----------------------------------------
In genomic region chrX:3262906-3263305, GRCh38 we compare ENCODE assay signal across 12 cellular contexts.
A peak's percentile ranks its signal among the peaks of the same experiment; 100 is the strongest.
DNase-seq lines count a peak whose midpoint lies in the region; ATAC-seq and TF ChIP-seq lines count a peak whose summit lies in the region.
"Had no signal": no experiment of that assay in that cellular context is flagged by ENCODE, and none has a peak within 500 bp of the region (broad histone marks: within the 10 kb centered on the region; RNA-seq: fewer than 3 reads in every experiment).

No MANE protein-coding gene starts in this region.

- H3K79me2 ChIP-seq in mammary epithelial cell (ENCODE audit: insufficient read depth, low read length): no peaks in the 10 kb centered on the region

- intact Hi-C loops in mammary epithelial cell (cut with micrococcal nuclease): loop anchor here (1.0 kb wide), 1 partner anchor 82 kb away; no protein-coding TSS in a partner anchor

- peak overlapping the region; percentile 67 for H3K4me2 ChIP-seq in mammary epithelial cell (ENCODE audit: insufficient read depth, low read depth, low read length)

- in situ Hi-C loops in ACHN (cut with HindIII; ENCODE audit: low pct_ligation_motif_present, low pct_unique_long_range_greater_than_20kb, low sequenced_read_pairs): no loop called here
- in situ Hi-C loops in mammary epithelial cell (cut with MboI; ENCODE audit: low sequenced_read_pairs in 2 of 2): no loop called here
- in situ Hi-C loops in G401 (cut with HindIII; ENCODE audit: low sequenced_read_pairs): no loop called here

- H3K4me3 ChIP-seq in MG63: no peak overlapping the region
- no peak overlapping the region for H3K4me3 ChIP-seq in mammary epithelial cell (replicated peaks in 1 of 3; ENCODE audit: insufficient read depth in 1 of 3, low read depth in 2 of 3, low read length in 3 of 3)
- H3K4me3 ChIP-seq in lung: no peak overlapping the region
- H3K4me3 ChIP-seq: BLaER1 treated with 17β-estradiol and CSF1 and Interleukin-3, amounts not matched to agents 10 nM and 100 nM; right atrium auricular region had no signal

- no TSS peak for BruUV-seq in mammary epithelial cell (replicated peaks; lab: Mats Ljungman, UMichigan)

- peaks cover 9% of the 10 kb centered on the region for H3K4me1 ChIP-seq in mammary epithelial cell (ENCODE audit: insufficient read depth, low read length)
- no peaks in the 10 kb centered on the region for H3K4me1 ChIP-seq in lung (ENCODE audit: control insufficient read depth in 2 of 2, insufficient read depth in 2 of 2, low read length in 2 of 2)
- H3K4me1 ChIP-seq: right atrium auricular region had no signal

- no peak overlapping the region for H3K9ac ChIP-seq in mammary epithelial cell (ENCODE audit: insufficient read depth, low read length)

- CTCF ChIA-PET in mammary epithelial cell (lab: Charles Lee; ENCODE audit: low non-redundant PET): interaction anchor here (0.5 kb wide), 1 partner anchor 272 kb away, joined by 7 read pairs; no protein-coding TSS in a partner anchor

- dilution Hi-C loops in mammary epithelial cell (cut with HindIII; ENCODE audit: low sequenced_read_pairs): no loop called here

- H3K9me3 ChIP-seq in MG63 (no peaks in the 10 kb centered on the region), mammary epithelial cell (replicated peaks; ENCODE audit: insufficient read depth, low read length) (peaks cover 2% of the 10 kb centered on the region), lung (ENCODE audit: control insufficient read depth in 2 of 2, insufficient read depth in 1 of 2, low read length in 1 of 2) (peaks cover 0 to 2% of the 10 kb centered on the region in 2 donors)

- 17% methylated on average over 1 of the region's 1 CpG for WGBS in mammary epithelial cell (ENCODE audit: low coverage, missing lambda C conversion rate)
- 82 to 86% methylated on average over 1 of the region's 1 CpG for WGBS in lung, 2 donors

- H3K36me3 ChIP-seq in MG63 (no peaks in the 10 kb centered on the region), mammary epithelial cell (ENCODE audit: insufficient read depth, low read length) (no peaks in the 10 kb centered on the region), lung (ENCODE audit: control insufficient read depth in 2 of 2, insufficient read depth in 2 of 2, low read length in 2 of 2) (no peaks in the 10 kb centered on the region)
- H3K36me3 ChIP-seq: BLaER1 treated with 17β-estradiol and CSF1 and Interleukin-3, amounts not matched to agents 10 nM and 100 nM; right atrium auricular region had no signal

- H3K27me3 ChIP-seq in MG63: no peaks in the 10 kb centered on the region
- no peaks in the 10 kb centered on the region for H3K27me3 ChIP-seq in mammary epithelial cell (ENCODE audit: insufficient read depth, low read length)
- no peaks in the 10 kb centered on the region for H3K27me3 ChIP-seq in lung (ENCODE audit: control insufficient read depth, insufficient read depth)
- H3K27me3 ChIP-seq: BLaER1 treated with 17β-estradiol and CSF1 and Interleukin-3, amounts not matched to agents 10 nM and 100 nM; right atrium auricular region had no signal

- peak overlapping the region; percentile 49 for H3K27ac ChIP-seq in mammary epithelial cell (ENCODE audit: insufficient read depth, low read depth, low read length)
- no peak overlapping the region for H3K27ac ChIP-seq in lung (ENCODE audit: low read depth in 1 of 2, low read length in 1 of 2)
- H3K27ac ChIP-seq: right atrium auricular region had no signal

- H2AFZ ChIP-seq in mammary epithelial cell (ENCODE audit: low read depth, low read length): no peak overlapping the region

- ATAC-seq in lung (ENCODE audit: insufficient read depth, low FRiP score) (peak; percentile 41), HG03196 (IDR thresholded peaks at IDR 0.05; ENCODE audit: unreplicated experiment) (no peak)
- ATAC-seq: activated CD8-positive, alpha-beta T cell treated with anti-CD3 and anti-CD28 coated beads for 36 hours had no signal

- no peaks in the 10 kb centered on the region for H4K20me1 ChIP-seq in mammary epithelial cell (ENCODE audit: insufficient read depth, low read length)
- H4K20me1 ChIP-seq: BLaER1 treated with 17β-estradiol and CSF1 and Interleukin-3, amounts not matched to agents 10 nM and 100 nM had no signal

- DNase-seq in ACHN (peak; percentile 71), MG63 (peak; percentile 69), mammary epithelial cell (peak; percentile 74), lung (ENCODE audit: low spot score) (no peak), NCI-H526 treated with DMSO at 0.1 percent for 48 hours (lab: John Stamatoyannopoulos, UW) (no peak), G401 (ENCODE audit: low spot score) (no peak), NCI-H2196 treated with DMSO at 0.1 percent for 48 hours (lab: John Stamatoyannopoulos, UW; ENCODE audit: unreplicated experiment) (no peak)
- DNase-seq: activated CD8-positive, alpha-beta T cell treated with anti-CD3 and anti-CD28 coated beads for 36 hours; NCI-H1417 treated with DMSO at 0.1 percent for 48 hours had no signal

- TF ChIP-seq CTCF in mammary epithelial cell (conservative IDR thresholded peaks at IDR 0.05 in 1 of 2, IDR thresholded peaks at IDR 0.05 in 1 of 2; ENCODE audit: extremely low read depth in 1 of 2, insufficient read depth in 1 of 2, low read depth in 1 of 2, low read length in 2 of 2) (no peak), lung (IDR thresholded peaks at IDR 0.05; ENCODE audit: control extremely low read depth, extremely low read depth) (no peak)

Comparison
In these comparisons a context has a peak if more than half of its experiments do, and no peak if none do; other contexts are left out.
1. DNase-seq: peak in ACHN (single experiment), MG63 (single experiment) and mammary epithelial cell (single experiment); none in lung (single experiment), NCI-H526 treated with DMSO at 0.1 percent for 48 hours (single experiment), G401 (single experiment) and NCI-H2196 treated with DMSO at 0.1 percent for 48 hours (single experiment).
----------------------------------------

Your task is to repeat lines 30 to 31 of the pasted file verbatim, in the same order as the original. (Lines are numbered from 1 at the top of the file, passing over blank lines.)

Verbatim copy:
- no peaks in the 10 kb centered on the region for H3K27me3 ChIP-seq in lung (ENCODE audit: control insufficient read depth, insufficient read depth)
- H3K27me3 ChIP-seq: BLaER1 treated with 17β-estradiol and CSF1 and Interleukin-3, amounts not matched to agents 10 nM and 100 nM; right atrium auricular region had no signal